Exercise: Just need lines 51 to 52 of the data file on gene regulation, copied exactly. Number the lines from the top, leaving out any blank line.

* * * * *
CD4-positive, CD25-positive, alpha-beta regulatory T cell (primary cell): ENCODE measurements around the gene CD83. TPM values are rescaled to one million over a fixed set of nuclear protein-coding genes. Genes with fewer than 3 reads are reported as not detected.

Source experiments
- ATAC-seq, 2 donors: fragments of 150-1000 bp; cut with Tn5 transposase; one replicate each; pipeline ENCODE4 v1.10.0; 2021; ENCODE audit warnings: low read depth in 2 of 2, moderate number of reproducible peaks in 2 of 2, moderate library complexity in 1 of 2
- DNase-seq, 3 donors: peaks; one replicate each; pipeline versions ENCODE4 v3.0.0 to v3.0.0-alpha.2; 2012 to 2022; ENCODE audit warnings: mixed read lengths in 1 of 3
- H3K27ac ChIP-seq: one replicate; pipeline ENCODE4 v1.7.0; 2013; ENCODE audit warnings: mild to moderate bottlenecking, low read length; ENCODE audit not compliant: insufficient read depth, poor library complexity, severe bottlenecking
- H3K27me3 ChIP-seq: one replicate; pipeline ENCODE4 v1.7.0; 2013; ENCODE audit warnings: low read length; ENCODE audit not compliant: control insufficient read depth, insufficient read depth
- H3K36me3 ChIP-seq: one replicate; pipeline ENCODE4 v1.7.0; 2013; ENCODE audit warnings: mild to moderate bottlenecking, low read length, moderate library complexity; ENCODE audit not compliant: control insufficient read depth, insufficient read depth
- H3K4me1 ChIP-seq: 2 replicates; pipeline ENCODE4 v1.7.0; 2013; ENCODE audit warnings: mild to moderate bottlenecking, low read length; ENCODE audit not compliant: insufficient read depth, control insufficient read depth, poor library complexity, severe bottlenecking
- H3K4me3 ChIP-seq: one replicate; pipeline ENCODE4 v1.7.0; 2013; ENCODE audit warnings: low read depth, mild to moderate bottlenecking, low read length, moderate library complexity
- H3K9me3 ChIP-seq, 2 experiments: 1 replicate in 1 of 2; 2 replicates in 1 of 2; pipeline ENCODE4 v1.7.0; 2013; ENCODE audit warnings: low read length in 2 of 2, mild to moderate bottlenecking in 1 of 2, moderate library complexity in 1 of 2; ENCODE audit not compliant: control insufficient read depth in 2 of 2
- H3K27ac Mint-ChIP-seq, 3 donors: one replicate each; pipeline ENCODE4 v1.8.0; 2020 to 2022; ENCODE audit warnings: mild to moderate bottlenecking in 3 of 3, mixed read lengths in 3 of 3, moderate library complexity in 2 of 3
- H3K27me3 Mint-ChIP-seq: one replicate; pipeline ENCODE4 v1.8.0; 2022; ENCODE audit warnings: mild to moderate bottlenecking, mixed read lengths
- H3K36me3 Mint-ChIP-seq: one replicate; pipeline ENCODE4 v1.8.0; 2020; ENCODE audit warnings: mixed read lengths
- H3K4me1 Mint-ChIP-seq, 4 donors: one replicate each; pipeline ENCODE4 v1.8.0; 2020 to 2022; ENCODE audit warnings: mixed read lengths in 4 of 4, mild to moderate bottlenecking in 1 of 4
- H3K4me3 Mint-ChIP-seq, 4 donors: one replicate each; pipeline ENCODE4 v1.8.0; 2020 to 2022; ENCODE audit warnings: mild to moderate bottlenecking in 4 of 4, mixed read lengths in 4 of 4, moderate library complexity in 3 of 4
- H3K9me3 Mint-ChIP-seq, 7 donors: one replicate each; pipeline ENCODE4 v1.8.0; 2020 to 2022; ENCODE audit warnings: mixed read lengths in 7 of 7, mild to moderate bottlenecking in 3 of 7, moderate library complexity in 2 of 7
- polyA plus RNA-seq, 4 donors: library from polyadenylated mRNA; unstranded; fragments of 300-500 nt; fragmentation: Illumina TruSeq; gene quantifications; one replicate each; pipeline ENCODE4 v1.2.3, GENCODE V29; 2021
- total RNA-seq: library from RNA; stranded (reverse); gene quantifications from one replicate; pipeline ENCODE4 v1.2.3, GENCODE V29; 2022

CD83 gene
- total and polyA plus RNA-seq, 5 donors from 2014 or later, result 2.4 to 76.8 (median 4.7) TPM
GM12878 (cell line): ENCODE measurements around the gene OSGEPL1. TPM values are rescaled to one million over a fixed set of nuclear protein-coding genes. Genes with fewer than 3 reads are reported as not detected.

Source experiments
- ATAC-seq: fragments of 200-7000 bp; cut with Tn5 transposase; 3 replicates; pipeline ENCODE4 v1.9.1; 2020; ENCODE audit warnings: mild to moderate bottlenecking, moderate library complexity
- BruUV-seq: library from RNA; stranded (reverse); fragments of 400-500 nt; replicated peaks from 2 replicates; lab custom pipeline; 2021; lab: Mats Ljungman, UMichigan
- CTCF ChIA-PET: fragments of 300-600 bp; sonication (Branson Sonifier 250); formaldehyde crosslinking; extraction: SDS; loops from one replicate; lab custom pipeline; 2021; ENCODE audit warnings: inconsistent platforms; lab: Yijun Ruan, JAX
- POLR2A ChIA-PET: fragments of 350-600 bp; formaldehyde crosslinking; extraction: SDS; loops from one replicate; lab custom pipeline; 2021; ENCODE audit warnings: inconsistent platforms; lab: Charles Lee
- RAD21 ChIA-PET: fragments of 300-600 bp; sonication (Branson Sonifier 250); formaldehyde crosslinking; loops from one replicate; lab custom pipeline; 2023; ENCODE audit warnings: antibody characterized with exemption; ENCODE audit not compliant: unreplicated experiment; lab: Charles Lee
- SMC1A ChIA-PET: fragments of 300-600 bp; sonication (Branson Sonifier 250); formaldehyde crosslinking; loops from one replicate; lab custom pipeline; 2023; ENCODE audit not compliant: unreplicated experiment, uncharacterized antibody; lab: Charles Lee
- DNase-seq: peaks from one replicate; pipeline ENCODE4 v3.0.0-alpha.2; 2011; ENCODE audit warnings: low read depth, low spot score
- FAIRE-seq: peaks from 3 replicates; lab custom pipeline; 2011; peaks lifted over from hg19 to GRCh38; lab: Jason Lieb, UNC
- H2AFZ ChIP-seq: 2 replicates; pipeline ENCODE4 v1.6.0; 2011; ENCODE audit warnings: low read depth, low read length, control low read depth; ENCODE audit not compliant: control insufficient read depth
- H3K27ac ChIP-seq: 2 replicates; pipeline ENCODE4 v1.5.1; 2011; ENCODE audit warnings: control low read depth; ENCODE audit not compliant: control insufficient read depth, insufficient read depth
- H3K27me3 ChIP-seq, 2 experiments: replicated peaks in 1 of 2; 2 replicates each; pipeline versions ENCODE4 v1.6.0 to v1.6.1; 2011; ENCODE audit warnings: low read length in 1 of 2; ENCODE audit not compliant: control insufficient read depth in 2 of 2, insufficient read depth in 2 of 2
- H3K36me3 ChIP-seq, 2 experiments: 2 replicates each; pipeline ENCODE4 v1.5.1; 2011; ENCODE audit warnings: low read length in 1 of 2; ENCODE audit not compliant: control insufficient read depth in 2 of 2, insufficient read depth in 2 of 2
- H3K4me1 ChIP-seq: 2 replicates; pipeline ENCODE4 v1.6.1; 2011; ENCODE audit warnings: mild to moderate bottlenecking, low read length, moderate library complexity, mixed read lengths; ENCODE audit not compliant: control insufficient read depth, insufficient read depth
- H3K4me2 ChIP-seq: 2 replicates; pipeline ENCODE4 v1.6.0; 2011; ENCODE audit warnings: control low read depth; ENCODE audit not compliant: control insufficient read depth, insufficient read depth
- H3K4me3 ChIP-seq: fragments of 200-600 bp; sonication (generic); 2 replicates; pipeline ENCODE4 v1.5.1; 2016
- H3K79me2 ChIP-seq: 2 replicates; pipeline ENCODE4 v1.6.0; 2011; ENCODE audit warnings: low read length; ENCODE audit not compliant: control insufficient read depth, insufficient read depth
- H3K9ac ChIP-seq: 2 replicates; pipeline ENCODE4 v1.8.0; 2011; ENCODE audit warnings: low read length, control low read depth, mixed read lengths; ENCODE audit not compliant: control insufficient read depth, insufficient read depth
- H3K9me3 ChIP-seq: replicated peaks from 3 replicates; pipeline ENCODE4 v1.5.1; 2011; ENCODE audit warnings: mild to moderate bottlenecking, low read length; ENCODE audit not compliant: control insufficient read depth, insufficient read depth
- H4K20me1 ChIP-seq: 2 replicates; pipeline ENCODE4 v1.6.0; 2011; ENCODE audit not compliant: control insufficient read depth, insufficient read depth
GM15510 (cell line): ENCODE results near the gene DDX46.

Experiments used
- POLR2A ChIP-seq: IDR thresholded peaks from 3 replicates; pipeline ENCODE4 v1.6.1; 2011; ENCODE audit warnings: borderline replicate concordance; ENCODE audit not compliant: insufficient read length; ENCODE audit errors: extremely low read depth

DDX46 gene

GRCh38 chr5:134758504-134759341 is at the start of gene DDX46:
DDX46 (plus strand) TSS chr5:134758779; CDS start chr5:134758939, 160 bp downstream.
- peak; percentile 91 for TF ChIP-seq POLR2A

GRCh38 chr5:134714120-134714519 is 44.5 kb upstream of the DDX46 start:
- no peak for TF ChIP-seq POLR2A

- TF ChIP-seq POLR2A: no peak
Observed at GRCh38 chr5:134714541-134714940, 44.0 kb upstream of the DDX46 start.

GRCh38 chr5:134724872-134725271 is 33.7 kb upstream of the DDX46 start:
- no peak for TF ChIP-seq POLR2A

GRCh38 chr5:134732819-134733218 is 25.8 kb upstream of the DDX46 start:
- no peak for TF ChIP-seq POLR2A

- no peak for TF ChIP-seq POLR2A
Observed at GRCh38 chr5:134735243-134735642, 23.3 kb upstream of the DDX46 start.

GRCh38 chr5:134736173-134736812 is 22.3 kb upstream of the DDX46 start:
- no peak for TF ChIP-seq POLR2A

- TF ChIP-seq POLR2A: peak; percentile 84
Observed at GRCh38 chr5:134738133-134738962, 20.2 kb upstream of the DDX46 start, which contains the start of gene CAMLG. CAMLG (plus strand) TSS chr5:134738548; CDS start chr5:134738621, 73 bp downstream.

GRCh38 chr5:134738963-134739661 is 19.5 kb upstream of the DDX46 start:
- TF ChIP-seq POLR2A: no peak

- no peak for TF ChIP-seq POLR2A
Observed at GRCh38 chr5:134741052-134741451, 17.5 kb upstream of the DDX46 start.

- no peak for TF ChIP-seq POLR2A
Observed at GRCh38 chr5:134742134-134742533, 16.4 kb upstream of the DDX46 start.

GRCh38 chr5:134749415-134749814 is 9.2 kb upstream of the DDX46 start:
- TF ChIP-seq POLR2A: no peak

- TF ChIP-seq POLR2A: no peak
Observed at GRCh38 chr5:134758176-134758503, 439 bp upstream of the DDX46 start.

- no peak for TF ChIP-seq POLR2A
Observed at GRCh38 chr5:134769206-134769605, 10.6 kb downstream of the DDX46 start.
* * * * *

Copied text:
- TF ChIP-seq POLR2A: no peak
Observed at GRCh38 chr5:134714541-134714940, 44.0 kb upstream of the DDX46 start.